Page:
Knowledge of sickle cell disease among parturiant mothers in Benin City and their attitude to newborn screening.
BACKGROUND; Sickle cell disease is the commonest genetic disorder of the black race. A high prevalence of the disease has been established. The disease is associated with a high level of mortality. However, it is yet to be established the knowledge and attitude of the mothers’ in this community to SCD and to ascertain the attitude of mothers to the screening of their healthy newborns.
AIMS AND OBJECTIVES: The aim of this study was to determine the maternal knowledge of SCD and its mode of inheritance, to assess the mothers’ knowledge of her phenotype status and that of her partner and to determine the willingness of the mothers to accept screening for theirhealthy infants.
METHODS: All consecutively newly delivered mothers who attended St Philomena’s Hospital Benin City, Nigeria were recruited into this study. They were assessed using a pretested questionnaire a sample of which will be shown in the text.
RESULTS: Six hundred and twenty two (622) mothers were interviewed. Of these, 608 (97.7%) had heard of children popularly referred to as “sicklers” while 14 (2.3%) had not heard of children with such disease. Of the 608 mothers who had heard of the disease, only 213 (35%) could adequately describe the common features of the disease, 334 (55%) mothers thought they were normal and healthy children, while the remaining 61 (10%) mothers said they had no idea what children with SCD looked like. Of the 608 mothers who had heard of the disease, 369 (60.7%) did not know how it was acquired, 97 (16%) thought the disease ran in some families, while 142 (23.3%) appreciated that the disease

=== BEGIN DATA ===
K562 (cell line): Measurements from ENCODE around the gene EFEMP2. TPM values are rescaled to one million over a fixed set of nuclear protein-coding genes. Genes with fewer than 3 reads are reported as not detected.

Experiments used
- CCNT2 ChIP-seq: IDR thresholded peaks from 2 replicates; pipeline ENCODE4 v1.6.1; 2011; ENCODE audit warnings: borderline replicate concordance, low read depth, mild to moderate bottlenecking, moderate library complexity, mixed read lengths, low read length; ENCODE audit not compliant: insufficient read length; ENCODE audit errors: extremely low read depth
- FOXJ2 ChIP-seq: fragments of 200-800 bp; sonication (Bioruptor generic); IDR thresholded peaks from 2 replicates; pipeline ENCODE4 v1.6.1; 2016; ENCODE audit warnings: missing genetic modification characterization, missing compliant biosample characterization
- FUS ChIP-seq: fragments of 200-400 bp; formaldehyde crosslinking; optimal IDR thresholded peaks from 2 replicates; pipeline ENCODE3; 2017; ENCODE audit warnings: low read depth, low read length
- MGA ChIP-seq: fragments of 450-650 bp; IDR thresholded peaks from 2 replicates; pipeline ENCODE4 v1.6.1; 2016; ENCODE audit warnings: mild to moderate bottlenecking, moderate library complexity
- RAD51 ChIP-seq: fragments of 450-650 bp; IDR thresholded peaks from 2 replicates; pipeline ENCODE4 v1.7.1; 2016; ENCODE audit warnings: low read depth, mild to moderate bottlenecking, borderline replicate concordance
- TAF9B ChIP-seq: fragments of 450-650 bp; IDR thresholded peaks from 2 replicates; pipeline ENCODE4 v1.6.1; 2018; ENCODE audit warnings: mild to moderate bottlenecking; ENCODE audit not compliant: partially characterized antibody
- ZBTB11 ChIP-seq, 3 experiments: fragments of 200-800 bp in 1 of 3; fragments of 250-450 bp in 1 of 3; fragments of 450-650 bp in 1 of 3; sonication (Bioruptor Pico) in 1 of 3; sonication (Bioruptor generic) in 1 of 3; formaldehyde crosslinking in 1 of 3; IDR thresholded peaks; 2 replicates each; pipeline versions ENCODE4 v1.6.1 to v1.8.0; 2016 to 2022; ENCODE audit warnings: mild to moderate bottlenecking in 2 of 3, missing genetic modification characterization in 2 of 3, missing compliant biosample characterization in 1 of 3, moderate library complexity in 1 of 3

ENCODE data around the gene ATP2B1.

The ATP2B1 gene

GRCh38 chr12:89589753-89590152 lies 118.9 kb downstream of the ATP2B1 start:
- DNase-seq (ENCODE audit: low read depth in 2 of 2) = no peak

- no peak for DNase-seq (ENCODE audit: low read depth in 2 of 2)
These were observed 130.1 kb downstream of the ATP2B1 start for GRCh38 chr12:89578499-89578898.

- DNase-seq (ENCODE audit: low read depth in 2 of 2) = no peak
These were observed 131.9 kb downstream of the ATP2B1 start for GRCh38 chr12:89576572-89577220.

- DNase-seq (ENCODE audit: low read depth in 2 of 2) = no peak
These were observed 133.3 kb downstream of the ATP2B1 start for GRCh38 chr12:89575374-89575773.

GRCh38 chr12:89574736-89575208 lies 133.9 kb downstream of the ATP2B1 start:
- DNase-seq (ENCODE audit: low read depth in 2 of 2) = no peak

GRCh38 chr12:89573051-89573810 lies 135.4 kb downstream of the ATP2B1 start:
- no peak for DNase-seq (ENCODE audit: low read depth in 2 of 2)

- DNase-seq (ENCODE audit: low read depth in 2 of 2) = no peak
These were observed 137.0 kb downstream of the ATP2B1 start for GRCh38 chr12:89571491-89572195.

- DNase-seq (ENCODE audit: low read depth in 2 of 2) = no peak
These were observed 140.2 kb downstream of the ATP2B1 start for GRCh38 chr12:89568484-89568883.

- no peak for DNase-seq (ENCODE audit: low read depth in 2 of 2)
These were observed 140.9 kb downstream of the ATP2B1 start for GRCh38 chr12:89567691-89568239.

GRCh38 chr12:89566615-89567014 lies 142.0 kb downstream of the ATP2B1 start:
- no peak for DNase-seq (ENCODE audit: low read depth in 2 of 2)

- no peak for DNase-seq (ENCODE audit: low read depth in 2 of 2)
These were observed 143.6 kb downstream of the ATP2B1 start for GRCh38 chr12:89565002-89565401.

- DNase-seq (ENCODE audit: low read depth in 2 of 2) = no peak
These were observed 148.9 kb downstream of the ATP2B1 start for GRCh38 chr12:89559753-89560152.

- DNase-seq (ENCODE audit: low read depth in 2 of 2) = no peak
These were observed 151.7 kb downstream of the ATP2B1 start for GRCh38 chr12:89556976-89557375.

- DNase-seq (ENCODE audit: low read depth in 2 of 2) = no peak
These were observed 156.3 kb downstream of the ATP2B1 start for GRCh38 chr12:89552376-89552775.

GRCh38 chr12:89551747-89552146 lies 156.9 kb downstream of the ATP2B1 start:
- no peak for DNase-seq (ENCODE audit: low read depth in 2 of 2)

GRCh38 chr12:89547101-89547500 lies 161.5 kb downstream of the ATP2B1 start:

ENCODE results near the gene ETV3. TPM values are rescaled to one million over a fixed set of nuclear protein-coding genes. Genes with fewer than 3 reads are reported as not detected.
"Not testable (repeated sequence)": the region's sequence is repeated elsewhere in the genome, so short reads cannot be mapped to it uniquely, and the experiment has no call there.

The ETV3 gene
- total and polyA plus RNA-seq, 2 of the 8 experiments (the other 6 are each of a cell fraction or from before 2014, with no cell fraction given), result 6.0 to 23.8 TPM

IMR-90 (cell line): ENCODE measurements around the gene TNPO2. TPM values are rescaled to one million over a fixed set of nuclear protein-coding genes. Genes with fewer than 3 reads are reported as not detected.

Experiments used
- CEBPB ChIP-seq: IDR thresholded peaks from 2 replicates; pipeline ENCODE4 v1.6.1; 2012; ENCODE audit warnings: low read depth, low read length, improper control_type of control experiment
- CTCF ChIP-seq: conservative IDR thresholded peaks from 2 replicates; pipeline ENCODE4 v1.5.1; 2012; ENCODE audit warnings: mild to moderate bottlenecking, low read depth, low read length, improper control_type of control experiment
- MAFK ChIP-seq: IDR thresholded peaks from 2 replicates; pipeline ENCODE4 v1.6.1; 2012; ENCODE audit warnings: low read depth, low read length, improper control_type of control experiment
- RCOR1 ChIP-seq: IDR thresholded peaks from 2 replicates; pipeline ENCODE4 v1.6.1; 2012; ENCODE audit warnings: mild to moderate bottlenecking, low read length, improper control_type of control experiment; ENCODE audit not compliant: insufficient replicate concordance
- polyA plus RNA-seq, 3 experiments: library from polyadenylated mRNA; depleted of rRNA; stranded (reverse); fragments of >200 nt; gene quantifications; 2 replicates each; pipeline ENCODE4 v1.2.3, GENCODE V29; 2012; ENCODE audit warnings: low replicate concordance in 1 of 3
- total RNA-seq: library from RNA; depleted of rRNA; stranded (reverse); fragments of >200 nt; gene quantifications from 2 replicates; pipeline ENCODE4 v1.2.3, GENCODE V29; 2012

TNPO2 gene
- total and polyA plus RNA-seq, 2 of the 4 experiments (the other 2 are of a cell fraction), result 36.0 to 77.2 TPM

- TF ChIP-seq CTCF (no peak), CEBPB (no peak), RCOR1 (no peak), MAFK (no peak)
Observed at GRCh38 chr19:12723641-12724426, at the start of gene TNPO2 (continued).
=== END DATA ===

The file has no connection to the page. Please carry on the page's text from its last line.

was inherited by the children when both parents are carriers of the abnormal gene. Four hundred and thirty five (69.9%) of the mothers studied did not know their haemoglobin phenotype status. Four hundred and three (92.6%) of these did not know that of their partner either. Of the one hundred and eighty seven (30.1%) mothers knew their phenotypes, 129(20.7%) were AA, 55 (8.8%) were AS, 1(0.2%) was AC, while 2 (0.4%) had SCD; 1 SS, 1 SC). In 76.8% of the mothers studied, the haemoglobin phenotype status of the fathers was equally not known.
CONCLUSION: Despite the high prevalence of SCD in our community, mother are still largely unaware of the disease and its mode of inheritance. The implication of this is that for affected children, the need to check for the disease usually arises when they develop a crisis complication of the disease.
Keywords: Mothers’ knowledge, Attitude, Sickle cell disease, Newborn screening.